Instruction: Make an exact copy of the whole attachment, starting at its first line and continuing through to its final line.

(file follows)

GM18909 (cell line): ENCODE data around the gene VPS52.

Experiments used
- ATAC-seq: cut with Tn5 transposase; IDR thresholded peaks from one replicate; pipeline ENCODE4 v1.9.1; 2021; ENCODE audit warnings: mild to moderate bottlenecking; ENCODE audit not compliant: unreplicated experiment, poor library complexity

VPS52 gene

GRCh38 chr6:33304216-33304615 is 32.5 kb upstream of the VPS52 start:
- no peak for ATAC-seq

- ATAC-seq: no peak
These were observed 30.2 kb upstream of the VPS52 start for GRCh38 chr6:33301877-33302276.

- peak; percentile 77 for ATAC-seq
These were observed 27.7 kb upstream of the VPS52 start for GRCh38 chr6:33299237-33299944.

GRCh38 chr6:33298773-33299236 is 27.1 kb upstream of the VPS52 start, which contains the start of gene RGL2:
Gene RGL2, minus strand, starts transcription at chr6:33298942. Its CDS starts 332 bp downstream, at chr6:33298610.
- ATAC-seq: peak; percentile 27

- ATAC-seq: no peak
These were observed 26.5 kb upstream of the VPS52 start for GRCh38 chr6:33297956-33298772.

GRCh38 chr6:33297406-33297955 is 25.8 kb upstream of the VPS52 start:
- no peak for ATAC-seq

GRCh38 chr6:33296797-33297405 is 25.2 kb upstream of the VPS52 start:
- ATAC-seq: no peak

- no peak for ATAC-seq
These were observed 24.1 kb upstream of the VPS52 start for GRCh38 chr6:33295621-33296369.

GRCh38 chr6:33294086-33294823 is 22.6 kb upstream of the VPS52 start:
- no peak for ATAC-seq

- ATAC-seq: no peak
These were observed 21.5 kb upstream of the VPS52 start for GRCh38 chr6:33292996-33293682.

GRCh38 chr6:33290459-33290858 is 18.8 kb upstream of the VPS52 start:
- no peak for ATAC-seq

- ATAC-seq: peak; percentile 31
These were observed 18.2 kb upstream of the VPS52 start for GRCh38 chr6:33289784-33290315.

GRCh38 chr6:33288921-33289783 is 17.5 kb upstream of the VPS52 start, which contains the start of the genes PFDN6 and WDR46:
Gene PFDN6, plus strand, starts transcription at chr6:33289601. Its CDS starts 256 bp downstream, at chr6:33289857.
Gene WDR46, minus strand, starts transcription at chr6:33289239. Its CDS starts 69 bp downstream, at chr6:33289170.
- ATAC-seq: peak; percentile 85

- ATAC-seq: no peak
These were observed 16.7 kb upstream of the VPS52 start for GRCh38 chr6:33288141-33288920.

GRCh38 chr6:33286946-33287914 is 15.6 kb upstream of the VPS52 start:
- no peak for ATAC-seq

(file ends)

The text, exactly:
GM18909 (cell line): ENCODE data around the gene VPS52.

Experiments used
- ATAC-seq: cut with Tn5 transposase; IDR thresholded peaks from one replicate; pipeline ENCODE4 v1.9.1; 2021; ENCODE audit warnings: mild to moderate bottlenecking; ENCODE audit not compliant: unreplicated experiment, poor library complexity

VPS52 gene

GRCh38 chr6:33304216-33304615 is 32.5 kb upstream of the VPS52 start:
- no peak for ATAC-seq

- ATAC-seq: no peak
These were observed 30.2 kb upstream of the VPS52 start for GRCh38 chr6:33301877-33302276.

- peak; percentile 77 for ATAC-seq
These were observed 27.7 kb upstream of the VPS52 start for GRCh38 chr6:33299237-33299944.

GRCh38 chr6:33298773-33299236 is 27.1 kb upstream of the VPS52 start, which contains the start of gene RGL2:
Gene RGL2, minus strand, starts transcription at chr6:33298942. Its CDS starts 332 bp downstream, at chr6:33298610.
- ATAC-seq: peak; percentile 27

- ATAC-seq: no peak
These were observed 26.5 kb upstream of the VPS52 start for GRCh38 chr6:33297956-33298772.

GRCh38 chr6:33297406-33297955 is 25.8 kb upstream of the VPS52 start:
- no peak for ATAC-seq

GRCh38 chr6:33296797-33297405 is 25.2 kb upstream of the VPS52 start:
- ATAC-seq: no peak

- no peak for ATAC-seq
These were observed 24.1 kb upstream of the VPS52 start for GRCh38 chr6:33295621-33296369.

GRCh38 chr6:33294086-33294823 is 22.6 kb upstream of the VPS52 start:
- no peak for ATAC-seq

- ATAC-seq: no peak
These were observed 21.5 kb upstream of the VPS52 start for GRCh38 chr6:33292996-33293682.

GRCh38 chr6:33290459-33290858 is 18.8 kb upstream of the VPS52 start:
- no peak for ATAC-seq

- ATAC-seq: peak; percentile 31
These were observed 18.2 kb upstream of the VPS52 start for GRCh38 chr6:33289784-33290315.

GRCh38 chr6:33288921-33289783 is 17.5 kb upstream of the VPS52 start, which contains the start of the genes PFDN6 and WDR46:
Gene PFDN6, plus strand, starts transcription at chr6:33289601. Its CDS starts 256 bp downstream, at chr6:33289857.
Gene WDR46, minus strand, starts transcription at chr6:33289239. Its CDS starts 69 bp downstream, at chr6:33289170.
- ATAC-seq: peak; percentile 85

- ATAC-seq: no peak
These were observed 16.7 kb upstream of the VPS52 start for GRCh38 chr6:33288141-33288920.

GRCh38 chr6:33286946-33287914 is 15.6 kb upstream of the VPS52 start:
- no peak for ATAC-seq